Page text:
In the present invention, feedback from the monitor 10 notifies the user that his or her pressing of the button switch 14 has actually initiated a successfully transmitted and received RF signal. The feedback reports to the user the exact status of the monitor 10. For example, upon being switched from the disarmed state to the armed state, the monitor 10 responds with a distinctive prolonged (preferably 5 to 7 seconds) first response signal indicating that it has been armed. Once armed, the monitor 10 responds to the RF signal with a short (preferably 1 to 2 seconds) second response signal indicating that it is in the armed state. Finally, if the monitor 10 is producing the above mentioned alarm response, it reacts to the RF signal by ceasing to respond thereby notifying the user that it has been disarmed.
It is important to note that the user knows by the response from the monitor 10 the result produced by his or her last press of the button switch 14. When testing the system, the user may repeatedly press the button switch 14 realizing that unless the monitor 10 produces the first response, it has not been inadvertently armed. Further, the user knows that as long as he or she does not press the button switch 14 while the monitor 10 is producing any response, the system cannot be inadvertently disarmed.
The monitor 10 surveils the predetermined space 12, produces the alarm signal when an intruder enters its detection pattern 30 and records an occurrence of the intrusion. The detection pattern 30, as shown in FIG. 1, is representative of detection patterns provided by typical commercially available intrusion detectors such as the detector used in the monitor 10. The memory status of the monitor 10 is tested through the use of the remote controller 11 to remotely determine if the monitor 10 is armed to detect and record the intrusion or if the intrusion has been detected and has been recorded. If the monitor 10 is armed and no intrusion has been recorded, a momentary closure or pulse of the button switch 14 on the remote controller 11 causes the monitor 10 to produce an output signal such as a visible light or an audible sound indicating that it is safe to enter the predetermined space 12. If the intrusion has been recorded by the monitor 10, or if the intruder destroys, mutes, disables, interrupts power to, or removes the monitor 10 from the predetermined space 12, a momentary closure or pulse of the test button switch 14 results in no response from the monitor 10 indicating by lack of an output signal that it may not be safe to enter.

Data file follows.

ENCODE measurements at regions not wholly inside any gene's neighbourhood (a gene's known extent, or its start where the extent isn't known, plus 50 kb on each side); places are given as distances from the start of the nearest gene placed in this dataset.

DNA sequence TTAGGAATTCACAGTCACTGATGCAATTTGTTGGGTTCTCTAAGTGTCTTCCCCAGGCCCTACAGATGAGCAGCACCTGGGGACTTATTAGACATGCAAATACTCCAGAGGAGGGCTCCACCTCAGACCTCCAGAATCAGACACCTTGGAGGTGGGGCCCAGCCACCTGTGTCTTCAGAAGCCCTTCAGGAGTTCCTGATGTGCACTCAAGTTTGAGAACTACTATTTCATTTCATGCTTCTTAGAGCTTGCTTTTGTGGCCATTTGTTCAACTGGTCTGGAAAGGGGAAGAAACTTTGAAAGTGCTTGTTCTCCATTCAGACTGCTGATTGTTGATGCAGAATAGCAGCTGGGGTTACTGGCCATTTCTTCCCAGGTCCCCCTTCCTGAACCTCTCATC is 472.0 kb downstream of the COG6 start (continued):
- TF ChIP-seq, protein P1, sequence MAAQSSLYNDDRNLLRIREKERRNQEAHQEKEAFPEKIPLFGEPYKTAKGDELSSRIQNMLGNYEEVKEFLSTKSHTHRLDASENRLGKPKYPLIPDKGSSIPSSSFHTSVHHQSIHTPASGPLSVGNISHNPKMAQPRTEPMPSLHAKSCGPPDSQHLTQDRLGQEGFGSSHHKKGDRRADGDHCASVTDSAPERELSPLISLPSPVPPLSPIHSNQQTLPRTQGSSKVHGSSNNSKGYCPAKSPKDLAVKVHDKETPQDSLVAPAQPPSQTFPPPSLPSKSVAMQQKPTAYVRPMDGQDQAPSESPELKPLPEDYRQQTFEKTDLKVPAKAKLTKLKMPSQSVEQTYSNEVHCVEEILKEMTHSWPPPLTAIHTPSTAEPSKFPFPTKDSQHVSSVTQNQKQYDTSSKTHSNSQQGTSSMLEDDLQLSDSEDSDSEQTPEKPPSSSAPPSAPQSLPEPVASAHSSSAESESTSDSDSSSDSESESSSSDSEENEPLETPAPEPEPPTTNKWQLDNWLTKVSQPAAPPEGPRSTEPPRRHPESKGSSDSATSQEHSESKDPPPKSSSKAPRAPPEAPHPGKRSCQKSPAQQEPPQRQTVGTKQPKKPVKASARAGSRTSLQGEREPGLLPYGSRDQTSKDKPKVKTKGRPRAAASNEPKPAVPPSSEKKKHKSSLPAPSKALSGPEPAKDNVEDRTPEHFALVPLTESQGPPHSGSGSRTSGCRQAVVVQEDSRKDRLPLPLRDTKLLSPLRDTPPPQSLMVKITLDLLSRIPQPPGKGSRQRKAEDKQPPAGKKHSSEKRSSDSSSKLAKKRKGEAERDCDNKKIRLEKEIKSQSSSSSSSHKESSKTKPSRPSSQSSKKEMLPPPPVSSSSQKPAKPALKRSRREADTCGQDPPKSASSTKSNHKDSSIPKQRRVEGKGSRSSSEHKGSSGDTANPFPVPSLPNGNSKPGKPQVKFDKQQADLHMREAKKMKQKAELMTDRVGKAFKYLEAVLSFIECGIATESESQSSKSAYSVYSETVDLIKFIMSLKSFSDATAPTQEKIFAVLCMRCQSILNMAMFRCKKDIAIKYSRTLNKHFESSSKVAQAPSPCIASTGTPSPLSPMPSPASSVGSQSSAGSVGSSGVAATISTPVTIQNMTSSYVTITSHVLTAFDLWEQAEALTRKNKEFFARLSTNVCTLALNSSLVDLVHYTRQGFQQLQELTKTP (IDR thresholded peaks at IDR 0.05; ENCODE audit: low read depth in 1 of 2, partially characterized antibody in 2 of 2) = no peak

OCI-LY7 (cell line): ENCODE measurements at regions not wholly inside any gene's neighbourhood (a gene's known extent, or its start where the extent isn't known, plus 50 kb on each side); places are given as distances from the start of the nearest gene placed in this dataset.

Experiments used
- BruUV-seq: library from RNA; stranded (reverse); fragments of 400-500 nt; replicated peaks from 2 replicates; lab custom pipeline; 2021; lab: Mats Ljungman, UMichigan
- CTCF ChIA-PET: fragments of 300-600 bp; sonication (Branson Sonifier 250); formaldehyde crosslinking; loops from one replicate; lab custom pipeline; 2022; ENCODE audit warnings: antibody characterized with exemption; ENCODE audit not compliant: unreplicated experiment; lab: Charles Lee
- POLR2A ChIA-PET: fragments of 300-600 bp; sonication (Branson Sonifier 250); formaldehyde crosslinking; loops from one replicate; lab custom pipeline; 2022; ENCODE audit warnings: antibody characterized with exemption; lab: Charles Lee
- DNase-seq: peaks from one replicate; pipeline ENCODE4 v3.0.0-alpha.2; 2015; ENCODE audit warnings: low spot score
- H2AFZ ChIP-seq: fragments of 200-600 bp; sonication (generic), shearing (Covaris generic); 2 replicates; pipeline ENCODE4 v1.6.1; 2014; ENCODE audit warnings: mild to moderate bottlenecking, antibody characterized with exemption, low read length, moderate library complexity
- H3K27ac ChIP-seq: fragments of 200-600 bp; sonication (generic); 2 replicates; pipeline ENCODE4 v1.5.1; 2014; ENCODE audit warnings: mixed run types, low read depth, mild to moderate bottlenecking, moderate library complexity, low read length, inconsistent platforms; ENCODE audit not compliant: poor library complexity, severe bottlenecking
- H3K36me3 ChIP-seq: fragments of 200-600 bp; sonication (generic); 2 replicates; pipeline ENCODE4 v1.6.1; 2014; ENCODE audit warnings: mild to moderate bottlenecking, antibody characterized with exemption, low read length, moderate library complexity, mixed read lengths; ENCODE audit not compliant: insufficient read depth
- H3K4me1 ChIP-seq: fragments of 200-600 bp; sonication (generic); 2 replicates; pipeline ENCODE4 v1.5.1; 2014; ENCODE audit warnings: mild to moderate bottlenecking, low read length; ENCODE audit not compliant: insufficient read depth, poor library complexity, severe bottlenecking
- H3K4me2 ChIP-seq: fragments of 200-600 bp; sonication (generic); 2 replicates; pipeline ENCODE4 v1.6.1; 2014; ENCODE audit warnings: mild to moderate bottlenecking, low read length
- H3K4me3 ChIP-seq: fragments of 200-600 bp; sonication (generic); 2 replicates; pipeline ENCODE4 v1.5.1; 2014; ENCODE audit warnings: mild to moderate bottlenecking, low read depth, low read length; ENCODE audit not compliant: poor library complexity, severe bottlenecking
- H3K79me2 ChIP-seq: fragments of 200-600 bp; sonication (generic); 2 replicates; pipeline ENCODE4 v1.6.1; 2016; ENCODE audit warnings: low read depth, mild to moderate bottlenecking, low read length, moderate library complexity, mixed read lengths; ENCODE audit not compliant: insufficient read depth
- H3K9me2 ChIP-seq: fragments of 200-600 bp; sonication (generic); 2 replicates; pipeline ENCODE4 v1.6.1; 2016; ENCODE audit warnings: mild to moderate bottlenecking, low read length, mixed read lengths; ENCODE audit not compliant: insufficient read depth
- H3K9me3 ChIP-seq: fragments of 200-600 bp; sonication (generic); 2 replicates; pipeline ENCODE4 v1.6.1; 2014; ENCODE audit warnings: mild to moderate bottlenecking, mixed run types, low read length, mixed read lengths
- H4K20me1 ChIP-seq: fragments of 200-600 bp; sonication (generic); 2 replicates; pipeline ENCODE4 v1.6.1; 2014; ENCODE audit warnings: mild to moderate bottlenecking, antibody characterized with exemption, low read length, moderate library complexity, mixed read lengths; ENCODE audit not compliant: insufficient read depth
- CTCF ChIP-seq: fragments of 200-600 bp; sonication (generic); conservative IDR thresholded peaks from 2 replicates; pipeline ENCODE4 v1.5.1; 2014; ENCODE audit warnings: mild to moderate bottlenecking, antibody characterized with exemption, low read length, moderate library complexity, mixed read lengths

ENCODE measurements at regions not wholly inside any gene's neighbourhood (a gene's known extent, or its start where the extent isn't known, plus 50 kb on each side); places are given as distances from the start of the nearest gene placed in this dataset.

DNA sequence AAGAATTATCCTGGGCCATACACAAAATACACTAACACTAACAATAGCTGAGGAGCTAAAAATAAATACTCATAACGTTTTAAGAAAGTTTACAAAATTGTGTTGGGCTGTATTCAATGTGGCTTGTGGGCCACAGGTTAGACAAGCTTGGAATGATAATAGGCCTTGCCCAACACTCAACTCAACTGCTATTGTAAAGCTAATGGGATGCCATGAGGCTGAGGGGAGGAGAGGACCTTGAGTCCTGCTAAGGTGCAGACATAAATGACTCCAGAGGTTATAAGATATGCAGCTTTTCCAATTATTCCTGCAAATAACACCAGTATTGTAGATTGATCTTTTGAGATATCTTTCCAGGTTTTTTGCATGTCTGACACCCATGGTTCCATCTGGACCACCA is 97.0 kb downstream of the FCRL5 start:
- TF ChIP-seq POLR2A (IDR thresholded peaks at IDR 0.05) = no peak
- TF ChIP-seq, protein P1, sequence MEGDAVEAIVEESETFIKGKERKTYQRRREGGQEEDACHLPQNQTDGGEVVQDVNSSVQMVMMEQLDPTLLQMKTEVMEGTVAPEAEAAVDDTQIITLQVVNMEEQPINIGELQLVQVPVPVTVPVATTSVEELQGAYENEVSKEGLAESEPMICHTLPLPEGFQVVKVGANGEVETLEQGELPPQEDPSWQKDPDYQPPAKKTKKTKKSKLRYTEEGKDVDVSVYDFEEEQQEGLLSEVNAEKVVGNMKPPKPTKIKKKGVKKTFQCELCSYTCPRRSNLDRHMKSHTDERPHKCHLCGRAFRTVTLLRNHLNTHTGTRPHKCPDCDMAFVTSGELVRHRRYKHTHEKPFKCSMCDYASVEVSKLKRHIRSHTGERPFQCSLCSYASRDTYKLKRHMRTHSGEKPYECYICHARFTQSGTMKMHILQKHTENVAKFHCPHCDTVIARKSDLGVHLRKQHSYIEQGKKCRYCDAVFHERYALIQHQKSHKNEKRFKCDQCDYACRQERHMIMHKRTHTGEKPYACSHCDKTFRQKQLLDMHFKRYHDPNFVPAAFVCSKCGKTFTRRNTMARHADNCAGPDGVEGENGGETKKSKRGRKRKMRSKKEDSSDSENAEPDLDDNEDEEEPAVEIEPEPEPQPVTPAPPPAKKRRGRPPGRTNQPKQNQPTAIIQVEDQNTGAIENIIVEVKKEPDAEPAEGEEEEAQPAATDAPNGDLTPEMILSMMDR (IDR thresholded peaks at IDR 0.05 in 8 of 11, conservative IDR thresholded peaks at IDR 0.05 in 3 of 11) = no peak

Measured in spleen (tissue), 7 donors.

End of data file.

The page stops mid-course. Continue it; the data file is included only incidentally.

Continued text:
The type of output signal, visual or audible, created by the monitor 10 and the location of the monitor 10 within the space 12 are at the user's discretion and depend on the layout of the premises in which it is disposed. A house may include the front window 34 and the rear window 35 making it convenient to position the monitor 10 near the front window 34 so that a visual output signal is easily observed by a returning occupant through the front window 34. An apartment in a multiple occupancy dwelling may not include the front window 34 and, in this premises, the monitor 10 may be disposed at a strategic location within the apartment such that an audible output signal is heard by a returning occupant through the door 33. Because the monitor 10 is lightweight and compact, a security conscious traveller may easily employ the system of the present invention to ensure that it is safe to reenter a motel room after returning from a late night supper. Individual travellers are often concerned about coming back to a motel room late at night, particularly if the room they rented was the only one available when they checked in and it is located with easy access to the public and/or is near a highway. Given such a location, it is important that the intrusion detection system provide the user a foolproof method of operation which permits repeatedly testing the state of the system in a noisy and/or dark environment without concern of inadvertently misusing the remote controller 11. What follows is a description of an embodiment of the present invention which provides a substantially foolproof system.